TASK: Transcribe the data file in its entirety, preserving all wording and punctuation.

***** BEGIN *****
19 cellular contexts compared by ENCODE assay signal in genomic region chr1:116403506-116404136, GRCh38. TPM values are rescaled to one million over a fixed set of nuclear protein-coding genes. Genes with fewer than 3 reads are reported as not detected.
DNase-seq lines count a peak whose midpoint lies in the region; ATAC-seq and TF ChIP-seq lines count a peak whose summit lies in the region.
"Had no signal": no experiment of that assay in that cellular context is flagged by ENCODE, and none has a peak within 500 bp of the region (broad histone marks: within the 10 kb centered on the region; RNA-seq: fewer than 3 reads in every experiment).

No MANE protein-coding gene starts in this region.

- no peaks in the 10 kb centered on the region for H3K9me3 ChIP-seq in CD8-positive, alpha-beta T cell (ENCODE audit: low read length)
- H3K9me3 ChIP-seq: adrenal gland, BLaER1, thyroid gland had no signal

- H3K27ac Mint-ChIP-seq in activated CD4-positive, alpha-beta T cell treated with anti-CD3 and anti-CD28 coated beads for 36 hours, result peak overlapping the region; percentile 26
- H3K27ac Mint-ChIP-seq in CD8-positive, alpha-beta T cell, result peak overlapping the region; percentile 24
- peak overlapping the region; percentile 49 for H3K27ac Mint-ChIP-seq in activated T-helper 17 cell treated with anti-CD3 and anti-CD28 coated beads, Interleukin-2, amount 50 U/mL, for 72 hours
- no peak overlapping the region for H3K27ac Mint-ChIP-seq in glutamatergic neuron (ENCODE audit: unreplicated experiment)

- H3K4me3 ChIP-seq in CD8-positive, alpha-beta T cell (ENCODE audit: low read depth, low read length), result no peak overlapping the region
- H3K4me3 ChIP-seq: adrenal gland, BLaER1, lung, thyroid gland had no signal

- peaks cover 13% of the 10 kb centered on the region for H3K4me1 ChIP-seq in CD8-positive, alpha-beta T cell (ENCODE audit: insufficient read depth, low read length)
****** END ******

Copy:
19 cellular contexts compared by ENCODE assay signal in genomic region chr1:116403506-116404136, GRCh38. TPM values are rescaled to one million over a fixed set of nuclear protein-coding genes. Genes with fewer than 3 reads are reported as not detected.
DNase-seq lines count a peak whose midpoint lies in the region; ATAC-seq and TF ChIP-seq lines count a peak whose summit lies in the region.
"Had no signal": no experiment of that assay in that cellular context is flagged by ENCODE, and none has a peak within 500 bp of the region (broad histone marks: within the 10 kb centered on the region; RNA-seq: fewer than 3 reads in every experiment).

No MANE protein-coding gene starts in this region.

- no peaks in the 10 kb centered on the region for H3K9me3 ChIP-seq in CD8-positive, alpha-beta T cell (ENCODE audit: low read length)
- H3K9me3 ChIP-seq: adrenal gland, BLaER1, thyroid gland had no signal

- H3K27ac Mint-ChIP-seq in activated CD4-positive, alpha-beta T cell treated with anti-CD3 and anti-CD28 coated beads for 36 hours, result peak overlapping the region; percentile 26
- H3K27ac Mint-ChIP-seq in CD8-positive, alpha-beta T cell, result peak overlapping the region; percentile 24
- peak overlapping the region; percentile 49 for H3K27ac Mint-ChIP-seq in activated T-helper 17 cell treated with anti-CD3 and anti-CD28 coated beads, Interleukin-2, amount 50 U/mL, for 72 hours
- no peak overlapping the region for H3K27ac Mint-ChIP-seq in glutamatergic neuron (ENCODE audit: unreplicated experiment)

- H3K4me3 ChIP-seq in CD8-positive, alpha-beta T cell (ENCODE audit: low read depth, low read length), result no peak overlapping the region
- H3K4me3 ChIP-seq: adrenal gland, BLaER1, lung, thyroid gland had no signal

- peaks cover 13% of the 10 kb centered on the region for H3K4me1 ChIP-seq in CD8-positive, alpha-beta T cell (ENCODE audit: insufficient read depth, low read length)